Ectopic Pregnancy

Ectopic pregnancy - Symptoms - NHS Choices

See what the NHS offers Choose the right serviceA E searchHospitals searchGPs searchDentistssearchPharmacies searchHomecare and care homes searchMaternity searchDepression searchAlcohol searchSexual health searchConsultants searchStop smoking servicesUrgent care services All directories Check here for alerts Ectopic pregnancy - Symptoms Share: Save:


Print: Print this page Overview Ectopic-pregnancy Clinical trials Ectopic pregnancy Ectopic-pregnancy Symptoms Ectopic-pregnancy Diagnosis Ectopic-pregnancy Treatment Symptoms of ectopic pregnancy


Some women don't have any symptoms at first. They may not find out they have an ectopic pregnancy until an early scan shows the problem or they develop more serious symptoms later on.Main symptoms


You may have an ectopic pregnancy if you miss a period, have a positive pregnancy test and/or have other signs of pregnancy, in addition to any of the symptoms listed below.


Contact your GP or call NHS 111 if you have a combination of any of these symptoms and you think you might be pregnant – even if you haven't had a positive pregnancy test.Vaginal bleeding


Vaginal bleeding tends to a bit different to your regular period. It often starts and stops, and may be watery and dark brown in colour.


Vaginal bleeding during pregnancy is relatively common and isn't necessarily a sign of a serious problem, but you should seek medical advice if you experience it.Tummy pain


You may experience tummy pain, typically low down on one side. It can develop suddenly or gradually, and may be persistent or come and go.


Tummy pain can have lots of causes, including stomach bugs and trapped wind, so it doesn't necessarily mean you have an ectopic pregnancy. But you should get medical advice if you have it and think you might be pregnant.Shoulder tip pain


It's not known exactly why it occurs, but it can be a sign of an ectopic pregnancy causing some internal bleeding, so you should get medical advice right away if you experience it.Discomfort when going to the toilet


Some changes to your normal bladder and bowel patterns are normal during pregnancy, and these symptoms can be caused by urinary tract infections and stomach bugs. However, it's still a good idea to seek medical advice if you experience these symptoms and think you might be pregnant.Symptoms of a rupture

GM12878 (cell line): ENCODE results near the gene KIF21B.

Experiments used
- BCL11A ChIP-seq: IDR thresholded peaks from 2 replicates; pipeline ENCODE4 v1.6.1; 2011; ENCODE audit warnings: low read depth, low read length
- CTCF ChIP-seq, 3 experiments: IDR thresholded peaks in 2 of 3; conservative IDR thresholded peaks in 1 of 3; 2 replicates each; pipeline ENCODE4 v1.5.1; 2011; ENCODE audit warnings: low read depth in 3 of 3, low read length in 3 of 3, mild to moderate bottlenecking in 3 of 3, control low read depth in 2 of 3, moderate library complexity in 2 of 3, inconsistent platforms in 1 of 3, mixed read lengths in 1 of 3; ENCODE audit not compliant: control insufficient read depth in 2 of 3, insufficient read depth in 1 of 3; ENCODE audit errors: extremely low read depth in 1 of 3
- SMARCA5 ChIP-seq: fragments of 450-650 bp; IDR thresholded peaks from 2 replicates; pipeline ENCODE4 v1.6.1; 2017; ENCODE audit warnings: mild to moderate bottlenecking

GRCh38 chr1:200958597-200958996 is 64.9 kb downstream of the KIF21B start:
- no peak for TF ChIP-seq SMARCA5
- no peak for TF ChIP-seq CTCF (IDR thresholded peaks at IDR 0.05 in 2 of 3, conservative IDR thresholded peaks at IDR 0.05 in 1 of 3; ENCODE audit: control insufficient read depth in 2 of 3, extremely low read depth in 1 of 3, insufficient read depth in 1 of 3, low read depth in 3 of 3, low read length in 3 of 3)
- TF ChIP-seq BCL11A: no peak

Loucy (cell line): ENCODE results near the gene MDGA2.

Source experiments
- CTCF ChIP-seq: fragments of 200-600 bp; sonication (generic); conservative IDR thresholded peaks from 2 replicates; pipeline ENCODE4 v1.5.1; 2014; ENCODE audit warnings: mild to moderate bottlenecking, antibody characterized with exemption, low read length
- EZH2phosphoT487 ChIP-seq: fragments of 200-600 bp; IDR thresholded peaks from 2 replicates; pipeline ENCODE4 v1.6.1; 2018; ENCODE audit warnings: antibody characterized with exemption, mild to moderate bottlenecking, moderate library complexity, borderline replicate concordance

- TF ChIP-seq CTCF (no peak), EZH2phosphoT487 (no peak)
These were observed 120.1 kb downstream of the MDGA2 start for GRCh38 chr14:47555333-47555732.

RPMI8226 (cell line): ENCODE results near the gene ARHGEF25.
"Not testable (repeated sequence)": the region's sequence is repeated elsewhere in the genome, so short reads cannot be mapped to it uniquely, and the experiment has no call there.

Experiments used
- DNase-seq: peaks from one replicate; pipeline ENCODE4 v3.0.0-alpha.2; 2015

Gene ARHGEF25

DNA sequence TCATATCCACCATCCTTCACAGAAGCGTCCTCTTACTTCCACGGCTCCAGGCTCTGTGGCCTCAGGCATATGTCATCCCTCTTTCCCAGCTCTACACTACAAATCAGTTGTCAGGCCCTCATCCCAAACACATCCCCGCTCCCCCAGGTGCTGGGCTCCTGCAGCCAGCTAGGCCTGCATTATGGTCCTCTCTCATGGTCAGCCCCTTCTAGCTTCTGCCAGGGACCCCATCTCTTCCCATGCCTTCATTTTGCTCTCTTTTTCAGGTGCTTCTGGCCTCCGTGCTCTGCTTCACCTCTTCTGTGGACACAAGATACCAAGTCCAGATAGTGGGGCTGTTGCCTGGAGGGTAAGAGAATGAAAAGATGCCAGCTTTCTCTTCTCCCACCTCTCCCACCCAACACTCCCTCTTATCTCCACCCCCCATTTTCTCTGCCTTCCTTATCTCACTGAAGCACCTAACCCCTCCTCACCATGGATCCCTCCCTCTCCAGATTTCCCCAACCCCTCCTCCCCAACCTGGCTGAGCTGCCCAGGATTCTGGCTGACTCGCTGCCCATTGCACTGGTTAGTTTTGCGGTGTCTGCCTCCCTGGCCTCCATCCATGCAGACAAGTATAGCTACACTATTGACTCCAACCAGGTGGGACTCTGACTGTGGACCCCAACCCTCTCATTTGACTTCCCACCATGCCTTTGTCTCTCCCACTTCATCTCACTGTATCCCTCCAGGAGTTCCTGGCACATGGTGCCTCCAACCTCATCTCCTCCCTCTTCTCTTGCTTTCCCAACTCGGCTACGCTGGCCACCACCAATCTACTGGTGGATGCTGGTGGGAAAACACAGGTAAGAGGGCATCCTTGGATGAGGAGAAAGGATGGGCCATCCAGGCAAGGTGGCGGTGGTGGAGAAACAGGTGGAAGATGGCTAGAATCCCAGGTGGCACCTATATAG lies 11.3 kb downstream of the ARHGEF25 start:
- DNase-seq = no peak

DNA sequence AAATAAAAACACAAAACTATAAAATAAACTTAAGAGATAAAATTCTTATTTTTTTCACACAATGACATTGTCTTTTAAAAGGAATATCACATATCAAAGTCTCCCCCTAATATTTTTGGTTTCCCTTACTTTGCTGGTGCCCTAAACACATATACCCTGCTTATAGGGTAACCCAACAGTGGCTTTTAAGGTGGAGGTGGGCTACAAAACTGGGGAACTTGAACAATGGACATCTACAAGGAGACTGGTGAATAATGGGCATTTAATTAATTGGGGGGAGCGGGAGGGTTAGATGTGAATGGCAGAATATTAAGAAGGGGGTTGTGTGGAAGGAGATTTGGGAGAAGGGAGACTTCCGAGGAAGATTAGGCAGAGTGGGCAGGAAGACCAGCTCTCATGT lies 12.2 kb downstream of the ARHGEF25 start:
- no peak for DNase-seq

In a few cases, an ectopic pregnancy can grow large enough to split open the fallopian tube. This is known as a rupture.


Ruptures are very serious and surgery to repair the fallopian tube needs to be carried out as soon as possible.


Signs of a rupture include a combination of: a sharp, sudden and intense pain in your tummy feeling very dizzy or fainting feeling sick looking very pale


Call 999 for an ambulance or go to your nearest accident and emergency (A E) department immediately if you experience these symptoms.


How helpful is this page? Average rating Unhelpful Not very helpful Fairly helpful Helpful Very helpful Based on 269 ratings All ratings Unhelpful Not very helpful Fairly helpful Helpful Very helpful 148 ratings Unhelpful Not very helpful Fairly helpful Helpful Very helpful 70 ratings Unhelpful Not very helpful Fairly helpful Helpful Very helpful 23 ratings Unhelpful Not very helpful Fairly helpful Helpful Very helpful 8 ratings Unhelpful Not very helpful Fairly helpful Helpful Very helpful 20 ratings Add your rating Unhelpful Not very helpful Fairly helpful Helpful Very helpful Useful linksNHS Choices linksWhen pregnancy goes wrongDealing with lossFertilityExternal linksNICE: Ectopic pregnancy and miscarriageThe Ectopic Pregnancy TrustEctopic Pregnancy FoundationMiscarriage AssociationRCOG: ectopic pregnancy (PDF, 492kb)Find an early pregnancy unit near you Bleeding in pregnancy


Possible causes of vaginal bleeding in pregnancy, and what to do if it happens NHS Choices information Choices e-newsletters Your pages Site policies Terms and conditions Editorial policy Comments policy Syndication Privacy policy Cookies policy Links policy Accessibility Sitemap Other NHS sites My NHS NHS Scotland NHS Northern Ireland NHS Wales NHS Jobs Health Careers Department of Health NHS England About the NHS The NHS in England About NHS services NHS Friends and Family Test Quality accounts NHS e-Referral Service Find authorities and trusts Healthwatch England The NHS complaints procedure Other channels Follow us on Twitter Facebook YouTube Video library Links library Other Languages Visit our language section for more health websites in foreign languages. Contact NHS Choices Choices helpdesk Freedom of Information requests Working for NHS Choices Request content evidence sources NHS Direct legacy enquiries Press enquiries Get Your Health newsletters


Sign up for Your Health, the monthly e-newsletter packed with the latest news and topical tips from NHS Choices


NHS Choices offers a range of e-newsletters on various topics. Sign up now to get information, tips and advice straight to your inbox Sign up for Dementia Information Service emails Sign up for pregnancy and baby emails Sign up for weight loss support emails Create an NHS Choices account


With an account you can keep track of pages on the site and save them to this tab, which you can access on every page when you are logged in.


Related Posts:

Ultrasound for Pregnancy
Will an Ectopic Pregnancy Still Give You Pregnancy Symptoms? - Lifestyle Tips & Advice | mom.me
Get up to Speed on Ectopic Pregnancies
Ectopic pregnancy Risk factors - Mayo Clinic
Can You Get Pregnant With Your Tubes Tied? | MedGuidance